One of the biggest challenges to running a company is maintaining the proper levels of capital necessary to keep operations afloat. Even the most profitable businesses can struggle early on with concerns over cash flow, or the amount of money left for your business after bills, mortgages, and other expenses.
Negative cash flow occurs when your business has more expenses than revenue in a set period of time. For example, if your lease, utilities, loan payments, cost of goods, and other costs total $10,000, but your income is only $9,000, then your business has negative cash flow. If your business has negative cash flow, you may need to pull capital from savings or obtain financing to meet business needs.
Normal Causes of Negative Cash Flow
If you do happen to find your business experiencing negative cash flow at any period, the first thing to do is remain calm. There are a number of ways a business can experience negative cash flow without doing anything “wrong” from a business perspective, and there are many ways to solve the issue without harming your company in the long run. Some of the most common causes for negative cash flow within healthy businesses are listed below.
Misalignment of Expenses and Income
One of the most common reasons for negative cash flow in a business is the misalignment of expenses and income over a given period. Oftentimes, cash flow diminishes over certain periods due to annual tax payments, expenses, or unfulfilled invoices. For example, if you order most of your business supplies during a certain month, your cash flow may appear negative for a short period of time, even though your annual cash flow remains positive throughout the year.
While occasional negative flows due to misalignment of expenses and income can appear to pose an issue, by planning and setting aside funding for your expenses as they accrue you can ensure that your business does not run into any serious cash flow issue.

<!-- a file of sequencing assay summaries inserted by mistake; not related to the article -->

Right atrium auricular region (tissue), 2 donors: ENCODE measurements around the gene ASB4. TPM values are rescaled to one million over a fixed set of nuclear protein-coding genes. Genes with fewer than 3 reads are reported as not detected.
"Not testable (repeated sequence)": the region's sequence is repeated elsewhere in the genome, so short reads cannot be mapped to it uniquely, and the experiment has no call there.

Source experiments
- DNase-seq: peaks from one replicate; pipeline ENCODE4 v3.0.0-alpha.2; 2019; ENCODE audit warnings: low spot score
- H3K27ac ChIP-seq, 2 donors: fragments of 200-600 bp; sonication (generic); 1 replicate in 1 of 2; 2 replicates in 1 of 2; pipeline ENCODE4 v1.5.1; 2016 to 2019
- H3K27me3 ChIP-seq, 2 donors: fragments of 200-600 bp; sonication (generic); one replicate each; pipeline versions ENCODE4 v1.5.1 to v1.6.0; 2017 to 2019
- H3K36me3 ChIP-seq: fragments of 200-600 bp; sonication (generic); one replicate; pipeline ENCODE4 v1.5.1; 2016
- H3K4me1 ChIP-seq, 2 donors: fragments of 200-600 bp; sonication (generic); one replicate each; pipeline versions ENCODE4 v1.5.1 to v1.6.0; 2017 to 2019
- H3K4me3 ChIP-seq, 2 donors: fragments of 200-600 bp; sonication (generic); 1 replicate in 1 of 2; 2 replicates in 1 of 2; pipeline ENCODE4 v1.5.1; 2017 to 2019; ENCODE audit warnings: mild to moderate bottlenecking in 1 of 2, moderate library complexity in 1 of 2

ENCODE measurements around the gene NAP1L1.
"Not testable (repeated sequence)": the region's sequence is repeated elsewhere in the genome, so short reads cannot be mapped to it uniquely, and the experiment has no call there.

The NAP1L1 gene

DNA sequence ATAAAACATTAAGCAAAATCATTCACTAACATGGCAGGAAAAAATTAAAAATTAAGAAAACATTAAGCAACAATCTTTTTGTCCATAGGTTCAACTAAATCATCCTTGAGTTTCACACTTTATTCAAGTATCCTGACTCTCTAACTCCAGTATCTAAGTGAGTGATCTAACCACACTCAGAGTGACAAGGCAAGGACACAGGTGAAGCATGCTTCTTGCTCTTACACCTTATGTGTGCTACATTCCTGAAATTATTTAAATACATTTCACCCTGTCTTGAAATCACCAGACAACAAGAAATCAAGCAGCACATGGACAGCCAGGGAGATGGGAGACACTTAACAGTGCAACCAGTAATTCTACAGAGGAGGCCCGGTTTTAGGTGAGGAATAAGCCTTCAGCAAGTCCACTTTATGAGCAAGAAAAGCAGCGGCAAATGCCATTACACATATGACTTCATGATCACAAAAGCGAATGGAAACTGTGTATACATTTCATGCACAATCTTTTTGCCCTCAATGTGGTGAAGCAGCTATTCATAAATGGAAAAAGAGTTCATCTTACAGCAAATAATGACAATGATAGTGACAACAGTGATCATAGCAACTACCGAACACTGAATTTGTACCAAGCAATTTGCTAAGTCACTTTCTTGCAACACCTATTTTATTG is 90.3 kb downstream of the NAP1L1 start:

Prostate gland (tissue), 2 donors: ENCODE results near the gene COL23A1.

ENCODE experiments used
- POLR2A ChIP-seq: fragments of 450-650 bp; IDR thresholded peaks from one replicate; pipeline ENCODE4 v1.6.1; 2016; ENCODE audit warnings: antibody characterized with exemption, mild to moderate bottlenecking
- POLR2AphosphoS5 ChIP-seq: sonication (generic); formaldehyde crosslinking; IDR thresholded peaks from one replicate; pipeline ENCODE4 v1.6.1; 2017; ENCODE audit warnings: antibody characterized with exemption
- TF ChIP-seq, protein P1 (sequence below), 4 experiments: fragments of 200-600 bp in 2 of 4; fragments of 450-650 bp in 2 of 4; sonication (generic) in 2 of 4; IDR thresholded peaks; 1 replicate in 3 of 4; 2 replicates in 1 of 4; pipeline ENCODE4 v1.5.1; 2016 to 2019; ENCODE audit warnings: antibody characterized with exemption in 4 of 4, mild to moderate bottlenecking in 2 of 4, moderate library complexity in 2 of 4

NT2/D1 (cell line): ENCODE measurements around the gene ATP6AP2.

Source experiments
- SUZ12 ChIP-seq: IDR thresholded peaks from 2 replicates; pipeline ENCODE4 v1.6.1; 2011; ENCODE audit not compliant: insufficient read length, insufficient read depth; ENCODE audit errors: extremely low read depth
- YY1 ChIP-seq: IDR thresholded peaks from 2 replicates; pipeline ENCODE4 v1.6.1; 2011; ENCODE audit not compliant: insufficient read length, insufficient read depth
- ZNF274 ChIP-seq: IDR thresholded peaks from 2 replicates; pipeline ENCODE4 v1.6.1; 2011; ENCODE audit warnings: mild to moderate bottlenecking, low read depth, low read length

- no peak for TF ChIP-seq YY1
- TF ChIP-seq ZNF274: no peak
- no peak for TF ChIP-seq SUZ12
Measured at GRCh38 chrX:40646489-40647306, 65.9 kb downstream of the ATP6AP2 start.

Similarly, businesses often experience negative cash flow for a period of time when making large purchases or payments. While these large, lump-sum payments will impact balance sheets for that period, it often does not pose any danger for the business. For example, if you purchased a new oven in July, your cash flow for that month would likely be negative just because of the high price of your purchase. The next month, however, your cash flow may well be back to normal or even improved due to the business generated with your new oven.
Purchasing assets like property and equipment are necessary to keep most businesses running. Experiencing periodic negative cash flow due to these purchases is nothing to worry about, unless such purchases frequently outweigh your revenue. For some situations, pursuing equipment financing may be beneficial by providing the business access to necessary equipment while paying back the purchase over a more manageable timeline.
Another reason that many healthy businesses experience negative cash flow is due to seasonality. Ski resorts, tourist attractions, and businesses tied to professional sports teams all experience fluctuations in revenue throughout the year. During the off season, when these businesses operate at lower capacity or close up shop entirely, they can easily experience negative cash flows as rent and other fixed expenses persist. If your business operates on a seasonal basis and experiences negative cash flow during the off-period, do not panic – so long as your annual cash flow is positive, a seasonal slump is nothing to worry about.
Problematic Causes of Negative Cash Flow